- Careers & Employability
- Politics and International Studies
- Preparing for University
- Social Studies
Social Analytics: A Review
When selecting optional modules for your course, it is always difficult and you often wonder if the outlines and information provided on the website equivalate those in real life. Thus, for the benefit of many of you under the social sciences faculty and specifically those of you who are studying Sociology or Politics and International Studies, I have decided to construct a review of the Social Analytics course – or what is better known as QS104. Our final results regarding this module have been recently released and while I alongside many of my friends were fortunate enough to secure a first, I thought it would prove to be interesting to review what this module was like as a whole since it was the first official module I have completed at University.
As a Politics and International Studies student, Social Analytics was not a core module; hence, it is referred to under my first year as an optional module. I decided to select this module because despite the inclusion of mathematics in it, the module director had assured me that this was not demanded at an excessively challenging degree and was in short ‘doable’. Moreover, he also stressed how gaining data interpretation and analysing skills will inevitably prove to be beneficial in the long run as it is currently demanded by many employers. Now that I have completed and received feedback for this module, I can confidently conclude that I highly recommend it!
I would be lying if I said this module was easy; indeed, there were moments where I found myself questioning if I could transfer to another module, but after having completed the exam, I was very glad I did not do so. I was very shocked on the first day of the lecture when we were told we needed to purchase a calculator as I didn’t think this was something I would ever have to do as a politics student. But, the module and exam have been constructed in a way that provides us with equations which therefore means that we are not required to remember any complicated math equations. As I look back and reflect on the module’s description on the Warwick website, I can with high confidence say that this module has helped me understand the importance of conceptualisation and measurement in conducting quantitative research; understand basic elements of core descriptive statistics; conduct basic quantitative analysis using secondary survey data, and begin to critically engage with quantitative findings in social science journal articles.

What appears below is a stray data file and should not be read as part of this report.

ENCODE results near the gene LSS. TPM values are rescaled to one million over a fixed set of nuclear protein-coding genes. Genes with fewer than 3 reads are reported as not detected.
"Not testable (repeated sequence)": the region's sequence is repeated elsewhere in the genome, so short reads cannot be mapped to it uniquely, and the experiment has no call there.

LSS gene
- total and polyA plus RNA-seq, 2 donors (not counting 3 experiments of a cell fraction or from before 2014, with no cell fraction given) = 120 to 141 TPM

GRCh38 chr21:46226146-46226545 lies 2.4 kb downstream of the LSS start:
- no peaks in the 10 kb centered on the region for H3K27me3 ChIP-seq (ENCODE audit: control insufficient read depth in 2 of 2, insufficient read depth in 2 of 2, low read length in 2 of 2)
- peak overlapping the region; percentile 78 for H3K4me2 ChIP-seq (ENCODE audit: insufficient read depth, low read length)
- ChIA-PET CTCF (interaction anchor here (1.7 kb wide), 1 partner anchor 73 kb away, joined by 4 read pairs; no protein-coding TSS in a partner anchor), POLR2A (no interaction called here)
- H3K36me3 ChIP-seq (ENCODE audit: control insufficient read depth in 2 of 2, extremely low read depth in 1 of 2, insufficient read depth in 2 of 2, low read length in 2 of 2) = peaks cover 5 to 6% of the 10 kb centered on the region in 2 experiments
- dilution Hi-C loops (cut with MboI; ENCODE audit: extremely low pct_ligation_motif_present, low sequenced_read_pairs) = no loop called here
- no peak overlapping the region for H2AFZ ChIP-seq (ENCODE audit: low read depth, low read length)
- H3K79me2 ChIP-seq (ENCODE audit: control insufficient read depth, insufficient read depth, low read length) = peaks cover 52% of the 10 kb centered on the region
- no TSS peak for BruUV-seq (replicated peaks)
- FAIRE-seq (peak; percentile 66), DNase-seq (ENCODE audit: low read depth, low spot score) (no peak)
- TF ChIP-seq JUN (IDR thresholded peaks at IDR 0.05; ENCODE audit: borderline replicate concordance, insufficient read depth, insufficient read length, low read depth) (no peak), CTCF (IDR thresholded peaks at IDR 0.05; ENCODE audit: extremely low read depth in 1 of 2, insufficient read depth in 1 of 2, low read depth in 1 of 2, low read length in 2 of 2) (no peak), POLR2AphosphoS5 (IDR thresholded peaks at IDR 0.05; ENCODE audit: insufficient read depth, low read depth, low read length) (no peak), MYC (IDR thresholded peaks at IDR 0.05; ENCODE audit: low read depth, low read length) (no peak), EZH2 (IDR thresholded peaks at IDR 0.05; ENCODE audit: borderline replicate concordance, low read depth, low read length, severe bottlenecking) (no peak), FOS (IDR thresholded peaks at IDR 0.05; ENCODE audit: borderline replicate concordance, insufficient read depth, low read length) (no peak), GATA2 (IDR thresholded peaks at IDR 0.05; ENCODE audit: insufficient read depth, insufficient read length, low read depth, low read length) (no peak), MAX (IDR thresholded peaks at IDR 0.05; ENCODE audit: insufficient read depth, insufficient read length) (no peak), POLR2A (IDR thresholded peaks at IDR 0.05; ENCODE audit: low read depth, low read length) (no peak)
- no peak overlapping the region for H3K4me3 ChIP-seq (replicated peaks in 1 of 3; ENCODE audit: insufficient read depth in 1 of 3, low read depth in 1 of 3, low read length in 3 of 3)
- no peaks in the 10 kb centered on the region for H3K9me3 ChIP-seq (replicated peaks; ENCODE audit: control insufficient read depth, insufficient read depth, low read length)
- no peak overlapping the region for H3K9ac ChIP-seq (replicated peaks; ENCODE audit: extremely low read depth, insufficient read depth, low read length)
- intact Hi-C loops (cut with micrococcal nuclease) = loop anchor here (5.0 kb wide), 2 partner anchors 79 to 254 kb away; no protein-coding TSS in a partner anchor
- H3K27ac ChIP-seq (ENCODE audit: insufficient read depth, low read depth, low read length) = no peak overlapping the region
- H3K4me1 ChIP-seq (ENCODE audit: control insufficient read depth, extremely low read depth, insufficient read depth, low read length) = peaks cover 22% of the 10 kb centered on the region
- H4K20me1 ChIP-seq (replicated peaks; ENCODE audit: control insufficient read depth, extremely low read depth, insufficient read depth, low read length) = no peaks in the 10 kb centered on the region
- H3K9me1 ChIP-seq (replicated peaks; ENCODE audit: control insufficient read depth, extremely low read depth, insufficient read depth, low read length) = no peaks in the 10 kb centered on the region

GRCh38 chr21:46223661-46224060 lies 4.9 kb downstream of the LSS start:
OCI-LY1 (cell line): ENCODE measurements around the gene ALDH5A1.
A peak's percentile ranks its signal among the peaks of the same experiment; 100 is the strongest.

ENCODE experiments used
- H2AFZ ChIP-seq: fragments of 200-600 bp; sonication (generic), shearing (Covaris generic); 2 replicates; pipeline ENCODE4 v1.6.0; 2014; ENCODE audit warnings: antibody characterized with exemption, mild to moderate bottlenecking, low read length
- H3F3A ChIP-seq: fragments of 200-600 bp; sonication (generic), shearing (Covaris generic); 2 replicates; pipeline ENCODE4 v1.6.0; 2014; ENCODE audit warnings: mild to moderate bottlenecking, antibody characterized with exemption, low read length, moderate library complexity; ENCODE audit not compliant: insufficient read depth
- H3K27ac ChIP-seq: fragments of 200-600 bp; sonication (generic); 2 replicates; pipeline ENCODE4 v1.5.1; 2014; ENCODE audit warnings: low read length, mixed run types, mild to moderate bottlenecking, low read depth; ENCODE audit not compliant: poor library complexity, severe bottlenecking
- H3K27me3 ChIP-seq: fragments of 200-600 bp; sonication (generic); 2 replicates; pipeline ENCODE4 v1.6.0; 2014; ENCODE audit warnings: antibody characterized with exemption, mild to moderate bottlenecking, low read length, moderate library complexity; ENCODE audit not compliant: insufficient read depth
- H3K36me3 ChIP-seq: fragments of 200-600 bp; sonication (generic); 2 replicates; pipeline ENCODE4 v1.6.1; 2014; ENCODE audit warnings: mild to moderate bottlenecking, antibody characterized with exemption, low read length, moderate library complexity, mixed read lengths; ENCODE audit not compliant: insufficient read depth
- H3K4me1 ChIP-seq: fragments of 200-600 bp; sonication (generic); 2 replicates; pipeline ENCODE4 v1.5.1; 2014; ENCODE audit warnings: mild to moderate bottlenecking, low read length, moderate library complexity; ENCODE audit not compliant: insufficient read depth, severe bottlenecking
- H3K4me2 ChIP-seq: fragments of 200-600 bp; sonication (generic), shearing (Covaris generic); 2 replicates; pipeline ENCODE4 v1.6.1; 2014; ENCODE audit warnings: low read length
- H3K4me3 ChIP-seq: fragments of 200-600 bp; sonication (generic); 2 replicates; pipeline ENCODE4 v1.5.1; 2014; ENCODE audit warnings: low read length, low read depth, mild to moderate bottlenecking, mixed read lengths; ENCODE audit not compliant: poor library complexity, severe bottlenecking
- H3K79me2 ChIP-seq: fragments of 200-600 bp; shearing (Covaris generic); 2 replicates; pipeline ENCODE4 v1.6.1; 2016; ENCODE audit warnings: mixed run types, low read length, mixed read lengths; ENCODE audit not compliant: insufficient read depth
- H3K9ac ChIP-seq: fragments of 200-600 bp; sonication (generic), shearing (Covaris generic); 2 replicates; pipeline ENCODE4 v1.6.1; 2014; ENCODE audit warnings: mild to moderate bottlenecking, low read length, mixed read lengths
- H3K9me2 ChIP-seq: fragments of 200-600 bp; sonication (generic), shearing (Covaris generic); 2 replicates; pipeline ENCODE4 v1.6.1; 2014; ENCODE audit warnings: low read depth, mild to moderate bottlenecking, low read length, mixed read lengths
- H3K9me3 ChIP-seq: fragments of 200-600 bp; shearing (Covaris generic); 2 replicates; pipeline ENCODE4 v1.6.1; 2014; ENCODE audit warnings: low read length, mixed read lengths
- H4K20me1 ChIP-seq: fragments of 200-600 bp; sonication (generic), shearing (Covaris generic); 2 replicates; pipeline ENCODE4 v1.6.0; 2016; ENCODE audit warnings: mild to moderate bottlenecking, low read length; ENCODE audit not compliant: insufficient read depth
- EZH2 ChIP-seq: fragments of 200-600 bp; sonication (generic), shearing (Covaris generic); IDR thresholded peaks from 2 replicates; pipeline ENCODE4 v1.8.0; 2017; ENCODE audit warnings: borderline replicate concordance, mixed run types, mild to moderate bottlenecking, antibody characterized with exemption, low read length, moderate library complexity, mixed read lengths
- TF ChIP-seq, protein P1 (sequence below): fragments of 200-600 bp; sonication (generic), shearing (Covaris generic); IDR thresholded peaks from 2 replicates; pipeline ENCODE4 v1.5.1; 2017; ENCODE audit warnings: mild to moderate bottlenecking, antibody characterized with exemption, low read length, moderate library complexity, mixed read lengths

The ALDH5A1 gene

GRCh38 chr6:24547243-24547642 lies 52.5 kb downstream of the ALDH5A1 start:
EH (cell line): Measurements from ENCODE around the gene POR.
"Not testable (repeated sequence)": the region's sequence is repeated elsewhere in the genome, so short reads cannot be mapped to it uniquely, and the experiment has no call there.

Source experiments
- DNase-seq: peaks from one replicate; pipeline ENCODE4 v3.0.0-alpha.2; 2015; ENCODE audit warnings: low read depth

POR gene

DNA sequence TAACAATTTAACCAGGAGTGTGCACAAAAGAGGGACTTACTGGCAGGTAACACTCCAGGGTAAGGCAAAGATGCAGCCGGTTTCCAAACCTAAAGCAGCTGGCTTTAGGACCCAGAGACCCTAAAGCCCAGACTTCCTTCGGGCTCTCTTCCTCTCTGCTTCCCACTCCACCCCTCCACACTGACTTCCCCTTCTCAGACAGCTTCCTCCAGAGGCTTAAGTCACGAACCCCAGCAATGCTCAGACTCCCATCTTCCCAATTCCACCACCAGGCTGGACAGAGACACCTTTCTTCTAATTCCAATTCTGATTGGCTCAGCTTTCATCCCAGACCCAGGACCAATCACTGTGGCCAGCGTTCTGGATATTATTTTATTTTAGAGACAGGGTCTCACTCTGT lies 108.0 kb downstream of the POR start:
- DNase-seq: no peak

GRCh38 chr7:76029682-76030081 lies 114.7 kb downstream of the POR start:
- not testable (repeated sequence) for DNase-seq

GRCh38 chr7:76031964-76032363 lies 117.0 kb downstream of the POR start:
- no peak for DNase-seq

Additionally, the one hour of lecture a week entwined with the 2 hours of seminar time per week grants us with flexibility and ensures that our schedule is not too demanding, allowing us to focus on self-study and reflection. However, just like every other course in Warwick, Social Analytics is what you make of it – I strongly believe that there is no such thing as an ‘easy’ course and that if you continue to put in the hard work and dedication to your modules, results will accordingly follow.
In conclusion, I cannot deny that I have learned essential and transferable skills from this module and therefore would highly recommend it to all those considering it!